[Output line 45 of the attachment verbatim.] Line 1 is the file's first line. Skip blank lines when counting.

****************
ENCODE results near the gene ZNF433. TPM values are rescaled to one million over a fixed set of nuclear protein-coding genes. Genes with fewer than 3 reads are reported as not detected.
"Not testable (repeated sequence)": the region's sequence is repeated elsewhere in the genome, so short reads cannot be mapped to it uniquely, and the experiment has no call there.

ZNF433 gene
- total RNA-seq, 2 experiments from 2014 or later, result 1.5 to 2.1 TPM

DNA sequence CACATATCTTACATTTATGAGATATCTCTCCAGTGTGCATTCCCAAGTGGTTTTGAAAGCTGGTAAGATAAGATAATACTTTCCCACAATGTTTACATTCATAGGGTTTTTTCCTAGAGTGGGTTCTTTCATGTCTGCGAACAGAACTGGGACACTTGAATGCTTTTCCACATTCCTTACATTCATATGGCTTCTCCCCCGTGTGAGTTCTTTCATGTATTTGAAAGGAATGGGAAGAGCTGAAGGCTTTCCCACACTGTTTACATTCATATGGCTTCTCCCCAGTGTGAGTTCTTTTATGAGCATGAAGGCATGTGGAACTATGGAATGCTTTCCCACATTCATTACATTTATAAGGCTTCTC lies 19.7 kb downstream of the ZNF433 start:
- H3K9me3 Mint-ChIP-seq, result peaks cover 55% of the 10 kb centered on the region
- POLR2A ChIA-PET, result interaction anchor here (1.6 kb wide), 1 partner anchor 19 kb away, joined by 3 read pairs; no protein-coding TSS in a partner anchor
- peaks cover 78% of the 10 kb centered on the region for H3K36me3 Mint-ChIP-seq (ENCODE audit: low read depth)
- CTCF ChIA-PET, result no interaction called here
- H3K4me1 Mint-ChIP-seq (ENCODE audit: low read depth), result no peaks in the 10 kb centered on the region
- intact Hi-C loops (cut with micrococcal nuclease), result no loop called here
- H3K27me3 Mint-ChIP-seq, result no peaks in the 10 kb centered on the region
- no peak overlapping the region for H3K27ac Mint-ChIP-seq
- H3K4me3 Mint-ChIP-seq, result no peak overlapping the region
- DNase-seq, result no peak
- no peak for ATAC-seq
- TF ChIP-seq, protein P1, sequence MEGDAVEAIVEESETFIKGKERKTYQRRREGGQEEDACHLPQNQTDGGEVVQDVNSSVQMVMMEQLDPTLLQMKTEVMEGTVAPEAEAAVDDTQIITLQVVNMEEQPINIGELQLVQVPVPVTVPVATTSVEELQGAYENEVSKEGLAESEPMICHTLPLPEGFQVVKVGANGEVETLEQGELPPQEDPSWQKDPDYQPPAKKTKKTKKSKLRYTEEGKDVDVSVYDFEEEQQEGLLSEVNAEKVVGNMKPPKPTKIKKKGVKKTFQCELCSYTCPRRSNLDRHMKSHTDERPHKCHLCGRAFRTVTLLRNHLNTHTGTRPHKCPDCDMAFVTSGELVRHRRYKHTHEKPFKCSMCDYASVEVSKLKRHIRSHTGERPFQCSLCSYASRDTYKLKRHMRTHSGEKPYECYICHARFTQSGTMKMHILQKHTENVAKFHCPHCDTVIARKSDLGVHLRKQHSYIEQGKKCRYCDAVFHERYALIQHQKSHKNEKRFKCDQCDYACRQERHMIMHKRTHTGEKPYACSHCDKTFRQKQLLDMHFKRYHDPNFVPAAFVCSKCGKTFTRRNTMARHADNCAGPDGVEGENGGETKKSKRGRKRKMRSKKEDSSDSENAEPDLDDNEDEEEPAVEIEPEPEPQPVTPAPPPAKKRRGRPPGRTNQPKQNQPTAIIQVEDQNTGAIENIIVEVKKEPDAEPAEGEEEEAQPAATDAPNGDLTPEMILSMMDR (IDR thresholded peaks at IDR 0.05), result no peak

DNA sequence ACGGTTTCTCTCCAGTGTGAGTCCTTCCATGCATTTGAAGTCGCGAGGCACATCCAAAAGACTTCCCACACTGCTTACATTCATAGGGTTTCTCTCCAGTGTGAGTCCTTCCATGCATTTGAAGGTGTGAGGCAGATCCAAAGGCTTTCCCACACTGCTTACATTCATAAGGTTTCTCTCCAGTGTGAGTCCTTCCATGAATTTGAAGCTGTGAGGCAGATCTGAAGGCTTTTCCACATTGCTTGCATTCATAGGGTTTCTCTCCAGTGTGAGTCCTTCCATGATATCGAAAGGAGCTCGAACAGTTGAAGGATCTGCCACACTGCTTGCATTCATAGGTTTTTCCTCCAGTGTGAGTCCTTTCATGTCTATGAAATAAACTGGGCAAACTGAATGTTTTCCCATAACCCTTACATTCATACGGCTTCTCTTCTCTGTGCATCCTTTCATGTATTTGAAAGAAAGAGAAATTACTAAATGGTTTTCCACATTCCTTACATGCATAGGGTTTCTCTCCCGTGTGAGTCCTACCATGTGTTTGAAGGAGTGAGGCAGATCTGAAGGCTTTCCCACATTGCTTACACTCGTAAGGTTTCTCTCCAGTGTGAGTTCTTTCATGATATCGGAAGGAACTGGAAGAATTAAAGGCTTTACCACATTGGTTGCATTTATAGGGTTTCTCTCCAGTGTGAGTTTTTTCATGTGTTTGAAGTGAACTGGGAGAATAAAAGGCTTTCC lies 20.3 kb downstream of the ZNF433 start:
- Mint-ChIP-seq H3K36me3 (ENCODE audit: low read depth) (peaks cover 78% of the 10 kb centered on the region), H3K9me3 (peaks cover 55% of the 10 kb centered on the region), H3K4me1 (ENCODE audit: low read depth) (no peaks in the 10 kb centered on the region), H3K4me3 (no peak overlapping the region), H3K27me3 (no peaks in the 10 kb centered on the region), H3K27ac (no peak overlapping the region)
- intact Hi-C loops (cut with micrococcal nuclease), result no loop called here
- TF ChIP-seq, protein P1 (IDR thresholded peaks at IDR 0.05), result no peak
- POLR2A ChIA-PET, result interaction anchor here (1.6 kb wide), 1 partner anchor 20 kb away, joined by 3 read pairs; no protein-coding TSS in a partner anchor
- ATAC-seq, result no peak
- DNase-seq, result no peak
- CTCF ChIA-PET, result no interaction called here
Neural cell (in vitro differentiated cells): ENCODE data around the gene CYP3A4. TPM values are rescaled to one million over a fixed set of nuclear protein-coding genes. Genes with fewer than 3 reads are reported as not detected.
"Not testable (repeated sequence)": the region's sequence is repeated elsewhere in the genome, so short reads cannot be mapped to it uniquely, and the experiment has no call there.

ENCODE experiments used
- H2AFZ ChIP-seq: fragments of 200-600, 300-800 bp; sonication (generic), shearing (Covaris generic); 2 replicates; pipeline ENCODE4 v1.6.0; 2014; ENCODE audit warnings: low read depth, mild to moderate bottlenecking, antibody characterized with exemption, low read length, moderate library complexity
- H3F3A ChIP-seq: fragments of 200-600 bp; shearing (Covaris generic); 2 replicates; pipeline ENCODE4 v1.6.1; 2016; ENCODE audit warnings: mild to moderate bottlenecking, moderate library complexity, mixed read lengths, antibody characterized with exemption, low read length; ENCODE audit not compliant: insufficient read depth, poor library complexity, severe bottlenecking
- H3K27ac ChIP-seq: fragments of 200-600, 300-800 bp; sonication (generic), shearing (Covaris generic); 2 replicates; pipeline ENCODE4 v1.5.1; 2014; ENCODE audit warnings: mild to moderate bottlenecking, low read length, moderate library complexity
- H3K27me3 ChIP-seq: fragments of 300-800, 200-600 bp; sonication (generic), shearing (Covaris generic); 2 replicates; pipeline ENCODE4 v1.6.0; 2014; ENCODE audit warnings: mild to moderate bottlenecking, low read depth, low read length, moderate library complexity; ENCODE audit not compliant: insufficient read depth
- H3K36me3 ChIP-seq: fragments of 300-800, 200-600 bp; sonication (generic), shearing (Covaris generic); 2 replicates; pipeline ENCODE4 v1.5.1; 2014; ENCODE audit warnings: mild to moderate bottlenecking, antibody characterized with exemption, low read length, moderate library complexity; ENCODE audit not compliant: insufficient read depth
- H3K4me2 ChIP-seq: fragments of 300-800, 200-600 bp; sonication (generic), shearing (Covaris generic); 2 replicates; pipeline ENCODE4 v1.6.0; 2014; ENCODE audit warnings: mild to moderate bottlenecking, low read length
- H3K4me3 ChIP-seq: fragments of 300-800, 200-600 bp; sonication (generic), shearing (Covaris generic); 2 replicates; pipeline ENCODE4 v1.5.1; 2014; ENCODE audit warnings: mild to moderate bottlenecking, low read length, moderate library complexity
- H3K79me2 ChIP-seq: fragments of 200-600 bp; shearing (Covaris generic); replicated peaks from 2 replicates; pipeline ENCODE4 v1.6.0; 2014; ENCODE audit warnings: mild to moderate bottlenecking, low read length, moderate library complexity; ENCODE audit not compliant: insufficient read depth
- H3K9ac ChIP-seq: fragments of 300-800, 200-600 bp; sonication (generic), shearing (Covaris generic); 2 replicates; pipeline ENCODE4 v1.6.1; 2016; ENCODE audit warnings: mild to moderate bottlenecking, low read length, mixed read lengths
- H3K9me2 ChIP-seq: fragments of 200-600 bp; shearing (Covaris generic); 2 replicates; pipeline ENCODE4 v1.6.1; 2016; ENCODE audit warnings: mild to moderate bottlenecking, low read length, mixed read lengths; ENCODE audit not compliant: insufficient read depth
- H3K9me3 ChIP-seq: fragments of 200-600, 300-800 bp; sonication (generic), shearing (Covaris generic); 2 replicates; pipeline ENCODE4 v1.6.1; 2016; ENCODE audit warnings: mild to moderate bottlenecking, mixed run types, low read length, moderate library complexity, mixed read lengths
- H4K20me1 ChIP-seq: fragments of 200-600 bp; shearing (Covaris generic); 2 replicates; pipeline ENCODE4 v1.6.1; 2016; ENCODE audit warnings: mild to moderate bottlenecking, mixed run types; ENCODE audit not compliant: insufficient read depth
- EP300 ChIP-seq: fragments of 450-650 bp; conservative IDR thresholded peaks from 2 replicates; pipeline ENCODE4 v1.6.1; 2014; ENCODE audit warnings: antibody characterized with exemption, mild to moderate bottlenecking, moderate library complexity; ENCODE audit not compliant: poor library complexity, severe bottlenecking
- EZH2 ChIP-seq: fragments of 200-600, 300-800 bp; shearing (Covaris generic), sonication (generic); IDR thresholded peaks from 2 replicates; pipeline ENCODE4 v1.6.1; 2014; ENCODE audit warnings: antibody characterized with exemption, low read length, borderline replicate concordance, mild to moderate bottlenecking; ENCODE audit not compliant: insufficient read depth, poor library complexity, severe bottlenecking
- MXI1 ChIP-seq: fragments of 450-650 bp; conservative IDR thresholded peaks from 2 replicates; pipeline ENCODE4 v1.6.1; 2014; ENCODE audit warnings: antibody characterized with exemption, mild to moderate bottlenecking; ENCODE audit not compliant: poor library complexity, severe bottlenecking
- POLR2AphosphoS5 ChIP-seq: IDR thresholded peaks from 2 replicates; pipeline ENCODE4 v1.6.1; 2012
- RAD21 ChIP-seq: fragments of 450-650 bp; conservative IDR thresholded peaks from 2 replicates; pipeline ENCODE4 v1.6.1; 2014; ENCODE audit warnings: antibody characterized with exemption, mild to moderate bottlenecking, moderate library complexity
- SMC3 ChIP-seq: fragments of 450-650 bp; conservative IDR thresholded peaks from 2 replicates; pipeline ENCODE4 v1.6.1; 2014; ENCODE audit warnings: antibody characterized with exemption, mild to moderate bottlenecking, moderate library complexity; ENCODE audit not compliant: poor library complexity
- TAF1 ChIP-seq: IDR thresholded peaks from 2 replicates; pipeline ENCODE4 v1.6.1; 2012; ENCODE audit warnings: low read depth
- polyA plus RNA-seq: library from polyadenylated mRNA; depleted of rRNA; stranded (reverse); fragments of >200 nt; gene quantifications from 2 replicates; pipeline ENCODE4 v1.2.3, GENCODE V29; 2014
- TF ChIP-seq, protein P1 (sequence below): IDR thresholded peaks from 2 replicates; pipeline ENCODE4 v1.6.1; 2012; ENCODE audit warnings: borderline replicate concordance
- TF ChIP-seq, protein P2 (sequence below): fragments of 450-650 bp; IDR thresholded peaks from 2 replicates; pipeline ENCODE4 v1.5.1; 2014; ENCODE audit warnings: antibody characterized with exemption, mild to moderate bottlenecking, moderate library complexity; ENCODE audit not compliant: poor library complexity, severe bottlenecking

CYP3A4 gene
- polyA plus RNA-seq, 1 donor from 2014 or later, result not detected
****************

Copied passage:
- RAD21 ChIP-seq: fragments of 450-650 bp; conservative IDR thresholded peaks from 2 replicates; pipeline ENCODE4 v1.6.1; 2014; ENCODE audit warnings: antibody characterized with exemption, mild to moderate bottlenecking, moderate library complexity